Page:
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Jumping spider ambushes unlucky wasp on hummingbird feeder

By Gary Bogue
Wednesday, September 7th, 2011 at 6:48 am in Spiders, Wasps.

Daring Jumping Spider grabs wasp on hummingbird feeder. Note characteristic white spots on the spider’s abdomen. Photo by Jay Stamps, Concord, CA.
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Gary:
I shot these pictures of a spider having a yellow jacket for lunch on my hummingbird feeder. I am curious as to what kind of spider it is. It has a white spot on its head. I haven’t seen one like this before. Thanks.
Jay Stamps, Concord, California

jrstamps4:
It’s called a Daring Jumping Spider (Phidippus audax). They’re about a quarter to a half inch long. Very commonly found in backyards, gardens, on tree trunks, etc., throughout North America. You sometimes find them in your house. Dangerous to insects but harmless to humans. Jumping spiders get their name from the amazing leaps they make when chasing and grabbing insects. By the way, that white spot is actually on its abdomen, not its head. This spider can also be identified by its metallic green chelicerae — the two front appendages with the spider’s fangs on the ends that it uses to grab and hang on to its prey. Grrrr! /Gary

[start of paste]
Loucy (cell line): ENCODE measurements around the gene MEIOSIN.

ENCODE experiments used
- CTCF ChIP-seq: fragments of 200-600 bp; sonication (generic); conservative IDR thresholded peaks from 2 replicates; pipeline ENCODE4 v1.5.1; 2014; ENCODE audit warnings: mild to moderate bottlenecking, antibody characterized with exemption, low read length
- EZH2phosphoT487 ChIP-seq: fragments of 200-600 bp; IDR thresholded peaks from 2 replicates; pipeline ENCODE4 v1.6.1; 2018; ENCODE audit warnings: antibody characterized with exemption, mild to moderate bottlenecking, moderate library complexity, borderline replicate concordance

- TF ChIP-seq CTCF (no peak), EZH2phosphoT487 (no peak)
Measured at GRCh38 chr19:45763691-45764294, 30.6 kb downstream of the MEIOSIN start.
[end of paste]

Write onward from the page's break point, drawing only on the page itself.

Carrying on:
Daring Jumping Spider hanging onto wasp on hummingbird feeder. Note spider’s green metallic chelicerae with fangs (just below black eyes) that it is using to grasp the wasp. Photo by Jay Stamps, Concord, CA.
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2 Responses to “Jumping spider ambushes unlucky wasp on hummingbird feeder”

  1. Barbara Says:

    (Good spider!) It brings to mind, jrstamps, a praying mantis that had just finished her egg-laying and nest-building in a crab apple tree back East. She was sitting back relaxing with a cup of something. That “cup” was the lower half of a wasp.

    I thought I saw it all until I saw photos of praying mantises decapitating and eating hummingbirds …

    The circle of life is pretty interesting! Thanks for the photo!

  2. Christina Says:

    Death to all spiders!

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